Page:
An ash tree is a great choice for a permanent centerpiece in your garden; many species will live for hundreds of years and a mature specimen is very imposing – tall, broad and shapely. If you’re looking for a shade tree that generations of your family can sit under an ash is just what you’re looking for. They’re often planted as street trees in the USA for this reason. Ash trees also have an honored place in folklore and in manufacturing. Their wood is dense, springy and strong, and often used where extreme strength is requires – baseball and cricket bats, tool handles and bows have all been traditionally made from ash. Its leaves have also been used as fodder for cattle; if gathered in early fall they make a good food source through the winter.

Ash Tree Varieties and Cultivars

More than 60 wild species of ash are known to exist and there are many more cultivars. These can vary in size, habits and climate tolerance, making the ash a very versatile tree – there’s almost certainly one that suits what you’re looking for. At The Tree Center we have a wide selection of ash trees; here are some favorites:

Tianshan Ash

Native to China, the Tianshan Ash Tree is medium sized and will usually grow to at least 30 feet high and can reach 60 feet. It has attractive leaves, made up of an odd number of bright green slender leaflets. It’s one of the more drought-resistant ash species, so if you have the occasional dry spell this one could be a good choice.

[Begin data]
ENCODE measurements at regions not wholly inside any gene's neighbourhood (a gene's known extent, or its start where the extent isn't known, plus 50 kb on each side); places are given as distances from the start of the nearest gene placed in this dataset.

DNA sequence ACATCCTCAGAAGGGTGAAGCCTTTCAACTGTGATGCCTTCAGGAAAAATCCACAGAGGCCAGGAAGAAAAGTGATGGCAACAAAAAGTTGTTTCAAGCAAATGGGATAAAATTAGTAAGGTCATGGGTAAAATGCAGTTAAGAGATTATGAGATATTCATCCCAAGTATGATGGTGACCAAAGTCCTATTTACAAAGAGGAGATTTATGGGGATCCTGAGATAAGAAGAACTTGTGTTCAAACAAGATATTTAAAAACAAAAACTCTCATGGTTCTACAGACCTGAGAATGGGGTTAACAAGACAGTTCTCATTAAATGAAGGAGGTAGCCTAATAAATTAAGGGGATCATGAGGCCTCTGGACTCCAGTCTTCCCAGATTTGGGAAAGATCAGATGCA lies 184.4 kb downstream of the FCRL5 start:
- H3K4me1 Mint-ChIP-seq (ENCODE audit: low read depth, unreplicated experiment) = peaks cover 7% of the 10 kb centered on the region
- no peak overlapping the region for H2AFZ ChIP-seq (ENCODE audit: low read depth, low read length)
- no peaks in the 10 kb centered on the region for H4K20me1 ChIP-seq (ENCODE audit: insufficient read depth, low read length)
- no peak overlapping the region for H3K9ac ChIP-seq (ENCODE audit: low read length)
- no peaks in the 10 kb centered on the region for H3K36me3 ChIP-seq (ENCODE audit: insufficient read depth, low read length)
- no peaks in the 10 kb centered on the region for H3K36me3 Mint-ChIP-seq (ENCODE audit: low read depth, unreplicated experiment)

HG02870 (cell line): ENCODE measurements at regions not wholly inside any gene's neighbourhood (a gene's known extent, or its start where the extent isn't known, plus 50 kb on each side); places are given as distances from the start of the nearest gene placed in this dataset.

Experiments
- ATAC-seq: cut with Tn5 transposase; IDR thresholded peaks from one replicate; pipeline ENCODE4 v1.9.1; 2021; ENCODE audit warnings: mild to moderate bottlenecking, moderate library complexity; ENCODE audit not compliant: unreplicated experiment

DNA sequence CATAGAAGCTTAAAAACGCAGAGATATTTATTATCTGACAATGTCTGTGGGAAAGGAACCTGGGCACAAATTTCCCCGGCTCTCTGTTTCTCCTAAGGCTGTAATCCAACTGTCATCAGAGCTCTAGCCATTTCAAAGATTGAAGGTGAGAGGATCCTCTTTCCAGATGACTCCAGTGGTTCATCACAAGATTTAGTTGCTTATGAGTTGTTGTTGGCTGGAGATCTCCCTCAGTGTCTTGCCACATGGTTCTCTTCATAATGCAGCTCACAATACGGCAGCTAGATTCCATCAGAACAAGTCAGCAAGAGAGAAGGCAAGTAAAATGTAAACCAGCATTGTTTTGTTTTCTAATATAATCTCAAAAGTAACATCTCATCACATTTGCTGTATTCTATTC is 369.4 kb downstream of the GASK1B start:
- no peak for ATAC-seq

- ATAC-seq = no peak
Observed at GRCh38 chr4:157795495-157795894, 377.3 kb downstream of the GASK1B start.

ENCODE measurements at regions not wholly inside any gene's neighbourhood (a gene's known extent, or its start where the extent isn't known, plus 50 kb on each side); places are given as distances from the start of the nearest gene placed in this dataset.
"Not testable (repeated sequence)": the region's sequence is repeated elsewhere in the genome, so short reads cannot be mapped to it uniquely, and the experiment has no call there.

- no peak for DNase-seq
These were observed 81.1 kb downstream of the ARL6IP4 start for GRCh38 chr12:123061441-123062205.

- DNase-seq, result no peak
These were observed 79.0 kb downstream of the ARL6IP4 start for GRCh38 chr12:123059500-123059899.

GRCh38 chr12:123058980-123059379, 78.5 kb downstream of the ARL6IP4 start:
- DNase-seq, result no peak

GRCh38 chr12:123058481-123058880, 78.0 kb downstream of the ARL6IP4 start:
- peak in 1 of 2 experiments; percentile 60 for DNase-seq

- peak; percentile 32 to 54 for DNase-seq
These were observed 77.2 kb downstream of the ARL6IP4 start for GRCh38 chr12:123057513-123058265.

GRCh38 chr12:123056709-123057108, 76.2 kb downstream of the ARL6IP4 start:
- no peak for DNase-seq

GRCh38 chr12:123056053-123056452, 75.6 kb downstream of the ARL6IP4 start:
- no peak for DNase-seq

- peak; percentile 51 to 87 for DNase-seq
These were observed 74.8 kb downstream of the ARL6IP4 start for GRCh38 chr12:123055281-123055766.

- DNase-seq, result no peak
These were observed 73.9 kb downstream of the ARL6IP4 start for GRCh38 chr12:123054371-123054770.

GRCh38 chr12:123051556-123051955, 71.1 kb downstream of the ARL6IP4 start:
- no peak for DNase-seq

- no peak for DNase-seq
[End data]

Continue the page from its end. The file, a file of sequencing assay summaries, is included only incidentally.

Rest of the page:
White Ash

As the largest native North American ash, the White Ash can sometimes reach or even exceed 80 feet in height. Its large leaves have a dark green upper surface and are greenish-white below; the tree’s name comes from this feature. It’s a very impressive tree that puts on a vivid red display every fall.

Benefits of Ash Trees

The ash has a long association with humans, both in mythology and as a raw material. It’s usually a large tree and its spreading crown makes it ideal for creating a patch of shade. If you’re looking for a windbreak, a line of ash trees will also fill this role very well. Its deep, powerful roots make it very wind resistant and it can soak up a lot of the weather’s force before it reaches your home. Of course it’s also worth planting just for its looks – an ash will really enhance your garden.

Ash Tree Concerns

Unfortunately the ash is somewhat vulnerable to pests. The usual range of insects may infest it – aphids, leaf borers and so on – but there’s one threat specific to ash trees. The emerald ash borer is an insect which gets under the tree’s bark then tunnels into the wood. Once infested a tree usually dies within three to five years, and unless the pests are detected early it’s very hard to get rid of them in time to save it. The emerald ash borer is native to China but reached the USA through untreated shipping pallets in the 1990s; since then it’s killed millions of wild ash trees. The first cases were found in Michigan in 2002 but since then it’s spread to neighboring states and is likely to keep expanding its range. Asian ash species may be more resistant.